When it comes to picking the graphics library, there is never a perfect tool for the job. “None of them are better than the others, and they can all achieve the same things, but they do have their differences” (A. Smith, personal communication, 2022b).
But with this in mind, I shouldn’t be picking an API just because it’s a ‘favorite’, it’s important to be impartial and admit when something isn’t suitable for the job at hand, much like I did with RayLib.

I decided SFML would be the best for my project, and the reason for this is that upon googling ‘SFML or SDL’ there are A LOT of posts from people in my exact position not knowing which one to use, and reading through the many forums, this reddit comment goes into more detail:

  • One of the top comments explained that SFML is “More beginner friendly”, and “Has everything you need to make a simple 2D game.” (Giacomand, 2020)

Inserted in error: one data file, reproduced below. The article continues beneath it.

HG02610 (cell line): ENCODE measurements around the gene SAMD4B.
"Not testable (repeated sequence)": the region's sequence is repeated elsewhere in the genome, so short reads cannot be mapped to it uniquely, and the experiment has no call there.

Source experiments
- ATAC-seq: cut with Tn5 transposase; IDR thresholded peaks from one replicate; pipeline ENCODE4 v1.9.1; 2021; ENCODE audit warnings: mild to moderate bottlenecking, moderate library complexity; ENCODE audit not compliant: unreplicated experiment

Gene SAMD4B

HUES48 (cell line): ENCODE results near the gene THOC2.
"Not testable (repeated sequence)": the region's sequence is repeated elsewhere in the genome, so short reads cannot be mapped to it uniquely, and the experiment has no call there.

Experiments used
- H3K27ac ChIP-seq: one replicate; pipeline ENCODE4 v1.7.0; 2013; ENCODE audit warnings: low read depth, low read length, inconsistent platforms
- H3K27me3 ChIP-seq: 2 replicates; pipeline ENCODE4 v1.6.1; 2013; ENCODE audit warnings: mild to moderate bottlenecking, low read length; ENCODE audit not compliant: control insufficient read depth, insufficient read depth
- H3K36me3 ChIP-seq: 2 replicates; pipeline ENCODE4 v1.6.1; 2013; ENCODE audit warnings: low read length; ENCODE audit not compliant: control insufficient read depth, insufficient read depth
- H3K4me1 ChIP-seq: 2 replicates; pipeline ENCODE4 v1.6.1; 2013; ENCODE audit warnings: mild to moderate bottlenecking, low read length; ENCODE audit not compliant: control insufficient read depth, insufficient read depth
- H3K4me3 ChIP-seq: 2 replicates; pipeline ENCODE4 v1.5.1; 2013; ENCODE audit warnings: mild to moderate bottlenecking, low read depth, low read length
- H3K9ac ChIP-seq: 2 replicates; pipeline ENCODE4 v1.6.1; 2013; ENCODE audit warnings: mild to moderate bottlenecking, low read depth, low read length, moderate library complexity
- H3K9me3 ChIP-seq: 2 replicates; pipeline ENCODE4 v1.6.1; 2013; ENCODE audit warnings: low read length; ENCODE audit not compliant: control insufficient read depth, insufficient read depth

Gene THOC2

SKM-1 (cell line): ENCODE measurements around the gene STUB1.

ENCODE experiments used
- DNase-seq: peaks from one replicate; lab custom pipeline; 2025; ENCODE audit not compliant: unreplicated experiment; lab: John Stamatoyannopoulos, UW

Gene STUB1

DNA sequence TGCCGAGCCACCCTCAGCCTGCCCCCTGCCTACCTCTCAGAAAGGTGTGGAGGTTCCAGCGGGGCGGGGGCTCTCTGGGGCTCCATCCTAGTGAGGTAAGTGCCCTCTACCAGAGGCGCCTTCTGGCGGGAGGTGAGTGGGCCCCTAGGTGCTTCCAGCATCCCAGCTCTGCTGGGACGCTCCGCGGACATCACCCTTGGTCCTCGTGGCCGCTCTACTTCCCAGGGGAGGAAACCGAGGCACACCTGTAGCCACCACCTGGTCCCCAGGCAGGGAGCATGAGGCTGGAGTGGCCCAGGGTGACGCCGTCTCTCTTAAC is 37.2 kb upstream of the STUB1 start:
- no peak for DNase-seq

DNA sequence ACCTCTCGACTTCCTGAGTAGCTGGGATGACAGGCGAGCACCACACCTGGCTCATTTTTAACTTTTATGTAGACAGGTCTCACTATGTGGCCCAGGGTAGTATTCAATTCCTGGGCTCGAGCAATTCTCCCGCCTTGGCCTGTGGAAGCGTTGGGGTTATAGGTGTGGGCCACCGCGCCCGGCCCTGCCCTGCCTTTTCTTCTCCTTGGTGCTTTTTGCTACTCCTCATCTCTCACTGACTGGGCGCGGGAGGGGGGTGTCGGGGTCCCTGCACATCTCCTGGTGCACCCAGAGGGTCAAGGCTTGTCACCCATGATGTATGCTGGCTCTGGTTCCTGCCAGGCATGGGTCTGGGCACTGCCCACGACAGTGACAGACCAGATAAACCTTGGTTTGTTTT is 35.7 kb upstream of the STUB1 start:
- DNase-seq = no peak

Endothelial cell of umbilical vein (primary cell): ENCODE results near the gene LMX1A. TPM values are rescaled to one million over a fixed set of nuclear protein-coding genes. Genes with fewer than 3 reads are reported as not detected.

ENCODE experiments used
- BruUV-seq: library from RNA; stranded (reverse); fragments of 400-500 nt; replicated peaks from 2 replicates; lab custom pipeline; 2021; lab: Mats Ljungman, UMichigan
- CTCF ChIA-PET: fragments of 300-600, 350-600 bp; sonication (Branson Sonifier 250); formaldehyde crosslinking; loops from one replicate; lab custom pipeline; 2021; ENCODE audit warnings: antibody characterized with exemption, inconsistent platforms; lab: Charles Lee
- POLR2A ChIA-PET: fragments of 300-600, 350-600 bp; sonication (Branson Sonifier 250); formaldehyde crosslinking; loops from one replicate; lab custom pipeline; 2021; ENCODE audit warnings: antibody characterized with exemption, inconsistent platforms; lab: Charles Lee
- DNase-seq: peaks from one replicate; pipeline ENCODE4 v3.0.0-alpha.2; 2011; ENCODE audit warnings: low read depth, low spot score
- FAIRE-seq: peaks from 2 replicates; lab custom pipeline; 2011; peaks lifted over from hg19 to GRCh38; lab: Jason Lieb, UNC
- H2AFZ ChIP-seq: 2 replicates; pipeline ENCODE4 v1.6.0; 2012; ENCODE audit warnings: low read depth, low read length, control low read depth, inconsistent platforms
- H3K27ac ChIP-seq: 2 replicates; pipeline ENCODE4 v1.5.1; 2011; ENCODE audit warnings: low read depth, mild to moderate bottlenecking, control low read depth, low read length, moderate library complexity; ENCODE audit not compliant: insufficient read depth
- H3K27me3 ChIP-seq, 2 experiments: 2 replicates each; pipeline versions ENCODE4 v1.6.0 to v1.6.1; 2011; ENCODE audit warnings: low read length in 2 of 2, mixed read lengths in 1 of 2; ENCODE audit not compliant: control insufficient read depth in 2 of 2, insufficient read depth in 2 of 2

• Additionally, I have the book titled ‘SFML Game Development By Example’ (Pupius, 2015), and I’m enjoying studying from this book.
  • Whereas SDL is “not beginner friendly” and “is used widely in the industry” (Giacomand, 2020)
    • On the official SDL website, there is a list of professional games produced with SDL, it’s well known in the industry, and also used for engines like Unity (See figure 2) So, it still is a graphics library that I really would like to learn more about.

Figure 2: SDL in the Unity Git Repository

Looking at my goals, I just want to focus on improving my C++ skill and confidence, so if I were to pick SDL, I would be going too low-level, unnecessarily so.

I will of course be playing around with both libraries, as they both interest me, but my focus for this project will be on SFML.

I decided it would also be a good idea to ask my mentor Kerry and my friend Ashley about their opinions on this.

  • I chatted with my programming mentor, Kerry Turner about what she thinks. Kerry is a senior audio programmer at Rev Rooms (Rev Rooms, n.d.).
    She mentioned that “SFML is perfect for me as it's the middle ground of RayLib (Too simple, lots of bells and whistles) and SDL (Too low level, I'd be too bogged down doing graphics programming instead of just C++)” (K. Turner, personal communication, 2022).